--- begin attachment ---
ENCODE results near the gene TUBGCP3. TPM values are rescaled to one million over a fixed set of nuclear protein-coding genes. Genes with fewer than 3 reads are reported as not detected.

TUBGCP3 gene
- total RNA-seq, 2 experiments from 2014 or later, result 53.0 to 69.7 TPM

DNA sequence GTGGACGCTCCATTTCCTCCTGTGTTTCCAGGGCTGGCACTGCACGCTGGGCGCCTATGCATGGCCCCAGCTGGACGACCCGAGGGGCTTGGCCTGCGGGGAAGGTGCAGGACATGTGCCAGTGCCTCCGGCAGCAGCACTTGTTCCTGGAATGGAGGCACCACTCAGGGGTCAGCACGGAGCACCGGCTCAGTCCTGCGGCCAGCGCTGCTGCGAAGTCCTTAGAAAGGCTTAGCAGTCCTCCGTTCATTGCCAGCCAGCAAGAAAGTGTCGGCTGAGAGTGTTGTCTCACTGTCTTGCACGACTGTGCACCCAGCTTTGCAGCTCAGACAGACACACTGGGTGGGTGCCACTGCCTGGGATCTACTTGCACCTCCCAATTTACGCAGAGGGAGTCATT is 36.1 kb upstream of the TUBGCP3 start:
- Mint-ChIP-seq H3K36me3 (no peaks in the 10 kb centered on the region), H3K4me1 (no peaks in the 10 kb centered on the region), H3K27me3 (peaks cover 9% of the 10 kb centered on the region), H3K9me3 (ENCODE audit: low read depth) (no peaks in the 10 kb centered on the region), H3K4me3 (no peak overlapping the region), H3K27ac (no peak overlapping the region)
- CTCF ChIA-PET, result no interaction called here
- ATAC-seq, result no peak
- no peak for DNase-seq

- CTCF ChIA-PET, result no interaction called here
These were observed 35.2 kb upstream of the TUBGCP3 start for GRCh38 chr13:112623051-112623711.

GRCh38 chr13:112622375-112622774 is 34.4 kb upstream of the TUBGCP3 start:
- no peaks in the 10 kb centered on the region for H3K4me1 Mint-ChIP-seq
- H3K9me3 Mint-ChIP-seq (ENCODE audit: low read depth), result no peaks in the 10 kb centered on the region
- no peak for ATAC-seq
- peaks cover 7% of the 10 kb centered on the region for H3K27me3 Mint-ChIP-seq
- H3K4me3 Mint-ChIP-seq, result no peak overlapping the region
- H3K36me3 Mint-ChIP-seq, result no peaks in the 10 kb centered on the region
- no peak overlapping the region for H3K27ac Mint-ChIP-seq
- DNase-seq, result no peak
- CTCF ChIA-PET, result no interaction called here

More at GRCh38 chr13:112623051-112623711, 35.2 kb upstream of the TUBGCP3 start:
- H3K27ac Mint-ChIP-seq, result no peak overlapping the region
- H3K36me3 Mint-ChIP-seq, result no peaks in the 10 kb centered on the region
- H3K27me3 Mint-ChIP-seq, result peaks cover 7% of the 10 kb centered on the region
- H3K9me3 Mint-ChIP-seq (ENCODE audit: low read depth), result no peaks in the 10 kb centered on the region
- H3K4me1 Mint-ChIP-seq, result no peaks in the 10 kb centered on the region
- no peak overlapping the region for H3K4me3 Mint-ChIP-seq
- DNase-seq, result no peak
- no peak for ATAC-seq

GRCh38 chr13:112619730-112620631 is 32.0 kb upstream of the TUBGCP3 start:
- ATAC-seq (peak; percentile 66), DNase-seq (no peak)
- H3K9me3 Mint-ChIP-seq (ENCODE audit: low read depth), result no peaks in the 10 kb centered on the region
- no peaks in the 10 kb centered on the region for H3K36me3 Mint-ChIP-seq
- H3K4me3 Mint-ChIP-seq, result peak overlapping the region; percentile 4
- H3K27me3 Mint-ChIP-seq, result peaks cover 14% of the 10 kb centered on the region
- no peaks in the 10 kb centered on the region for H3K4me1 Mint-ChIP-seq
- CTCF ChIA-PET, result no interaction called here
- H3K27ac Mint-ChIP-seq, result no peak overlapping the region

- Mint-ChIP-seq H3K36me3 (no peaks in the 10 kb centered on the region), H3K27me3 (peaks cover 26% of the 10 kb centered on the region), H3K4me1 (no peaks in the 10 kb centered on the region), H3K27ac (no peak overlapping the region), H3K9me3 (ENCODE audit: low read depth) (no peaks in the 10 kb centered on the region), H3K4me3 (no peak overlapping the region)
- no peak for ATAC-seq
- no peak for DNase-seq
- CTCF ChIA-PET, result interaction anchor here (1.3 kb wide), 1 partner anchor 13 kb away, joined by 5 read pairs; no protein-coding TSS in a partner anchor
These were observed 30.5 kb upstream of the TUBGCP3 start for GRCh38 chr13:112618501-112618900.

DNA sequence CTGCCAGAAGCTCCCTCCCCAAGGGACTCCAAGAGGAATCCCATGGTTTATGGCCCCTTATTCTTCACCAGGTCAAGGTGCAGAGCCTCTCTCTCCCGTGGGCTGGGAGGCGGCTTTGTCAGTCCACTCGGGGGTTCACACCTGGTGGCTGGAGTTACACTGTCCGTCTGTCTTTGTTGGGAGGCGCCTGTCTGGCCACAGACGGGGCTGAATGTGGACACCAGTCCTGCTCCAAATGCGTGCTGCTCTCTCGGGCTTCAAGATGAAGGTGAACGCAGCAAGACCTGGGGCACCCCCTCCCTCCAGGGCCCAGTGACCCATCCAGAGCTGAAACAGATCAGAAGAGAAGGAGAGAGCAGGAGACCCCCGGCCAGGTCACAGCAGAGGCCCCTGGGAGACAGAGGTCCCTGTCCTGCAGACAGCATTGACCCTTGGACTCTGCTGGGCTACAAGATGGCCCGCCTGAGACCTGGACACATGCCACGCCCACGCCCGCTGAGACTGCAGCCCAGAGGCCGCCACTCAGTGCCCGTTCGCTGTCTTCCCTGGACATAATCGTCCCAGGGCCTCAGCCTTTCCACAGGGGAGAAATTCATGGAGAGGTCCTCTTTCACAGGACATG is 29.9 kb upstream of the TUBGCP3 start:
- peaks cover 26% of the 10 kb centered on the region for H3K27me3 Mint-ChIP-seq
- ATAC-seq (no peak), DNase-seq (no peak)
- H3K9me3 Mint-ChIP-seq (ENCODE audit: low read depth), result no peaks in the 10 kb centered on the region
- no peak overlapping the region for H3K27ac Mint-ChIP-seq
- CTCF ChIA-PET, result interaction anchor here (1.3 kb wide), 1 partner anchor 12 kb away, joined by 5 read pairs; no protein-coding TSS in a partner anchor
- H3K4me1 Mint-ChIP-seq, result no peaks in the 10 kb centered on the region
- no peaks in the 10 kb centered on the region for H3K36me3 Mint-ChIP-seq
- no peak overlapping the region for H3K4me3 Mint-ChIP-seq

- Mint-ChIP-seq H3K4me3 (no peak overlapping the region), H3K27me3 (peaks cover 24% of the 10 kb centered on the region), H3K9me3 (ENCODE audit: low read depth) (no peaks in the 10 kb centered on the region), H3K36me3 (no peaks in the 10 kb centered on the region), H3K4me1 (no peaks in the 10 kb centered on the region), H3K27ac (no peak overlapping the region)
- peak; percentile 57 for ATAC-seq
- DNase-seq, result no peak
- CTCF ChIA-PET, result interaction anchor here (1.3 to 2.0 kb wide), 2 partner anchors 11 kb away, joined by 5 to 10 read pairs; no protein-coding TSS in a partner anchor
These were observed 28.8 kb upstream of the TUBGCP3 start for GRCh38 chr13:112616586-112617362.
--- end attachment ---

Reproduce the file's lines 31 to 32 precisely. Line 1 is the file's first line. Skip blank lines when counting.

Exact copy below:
- ATAC-seq (peak; percentile 66), DNase-seq (no peak)
- H3K9me3 Mint-ChIP-seq (ENCODE audit: low read depth), result no peaks in the 10 kb centered on the region